Flight attendants aren’t just there to serve the passengers. They’re also onboard to keep everyone safe and behaving. This means that what they say goes — no matter what. If they tell you to put your seat or tray up — no questions, do it. Many of the rules are there to keep you safe in the event of an emergency and must be followed.
While you should be comfortable on a flight, remember that you’re not at home. When you’re sitting in your seat, don’t spread out as much as you can, invading your neighbors’ space. This can include reclining. There’s a big debate over whether you should recline on a plane. A good rule of thumb is it’s ok to recline for flights over five hours, though it’s courteous to ask the person behind you. Just make sure to return to the upright position during meals and landing.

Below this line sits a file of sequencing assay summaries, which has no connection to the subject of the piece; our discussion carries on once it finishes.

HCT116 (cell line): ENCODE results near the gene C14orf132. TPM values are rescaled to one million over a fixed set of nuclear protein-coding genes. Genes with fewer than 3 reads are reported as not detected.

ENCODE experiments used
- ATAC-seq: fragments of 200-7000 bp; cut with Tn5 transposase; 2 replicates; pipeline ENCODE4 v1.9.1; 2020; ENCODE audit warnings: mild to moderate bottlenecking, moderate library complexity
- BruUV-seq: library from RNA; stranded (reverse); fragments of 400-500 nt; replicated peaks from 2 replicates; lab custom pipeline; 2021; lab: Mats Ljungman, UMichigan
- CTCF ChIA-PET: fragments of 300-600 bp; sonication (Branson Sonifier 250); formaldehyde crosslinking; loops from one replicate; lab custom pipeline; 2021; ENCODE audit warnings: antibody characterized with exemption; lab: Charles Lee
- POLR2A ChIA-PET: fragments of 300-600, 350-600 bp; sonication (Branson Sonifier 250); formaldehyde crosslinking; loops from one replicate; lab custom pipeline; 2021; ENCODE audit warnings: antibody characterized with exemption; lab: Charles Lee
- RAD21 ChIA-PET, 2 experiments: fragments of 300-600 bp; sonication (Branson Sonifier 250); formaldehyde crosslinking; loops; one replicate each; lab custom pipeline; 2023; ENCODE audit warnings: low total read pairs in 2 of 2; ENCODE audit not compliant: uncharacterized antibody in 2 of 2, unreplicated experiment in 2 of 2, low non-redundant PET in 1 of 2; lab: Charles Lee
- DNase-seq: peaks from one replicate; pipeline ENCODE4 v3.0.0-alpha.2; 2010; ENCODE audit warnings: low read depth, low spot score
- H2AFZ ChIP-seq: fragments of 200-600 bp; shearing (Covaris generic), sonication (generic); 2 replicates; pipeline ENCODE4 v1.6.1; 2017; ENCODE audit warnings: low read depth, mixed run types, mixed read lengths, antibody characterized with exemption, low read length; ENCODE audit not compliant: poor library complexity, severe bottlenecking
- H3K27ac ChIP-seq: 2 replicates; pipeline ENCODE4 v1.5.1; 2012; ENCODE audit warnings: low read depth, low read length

It can stink to have the middle seat. They don’t have a window or space on the wall, and they don’t have the aisle to stretch a bit. They also have someone on both sides of them. For this reason, it’s an unspoken rule that they get first dibs on the two middle armrests.
The bathroom break shuffle on a plane can be frustrating. Limit your breaks to as few as possible. Use the bathroom before boarding and try to hold it if you’re close to your destination. If you may need multiple bathroom breaks, book the aisle seat so you don’t have to disturb your neighbors.
Everyone has to share the space until the flight is over. If someone politely asks something of you and it wouldn’t cause an issue, just do it. If your neighbor nicely asks you to wear a mask, put one on. If they need the bathroom, let them out.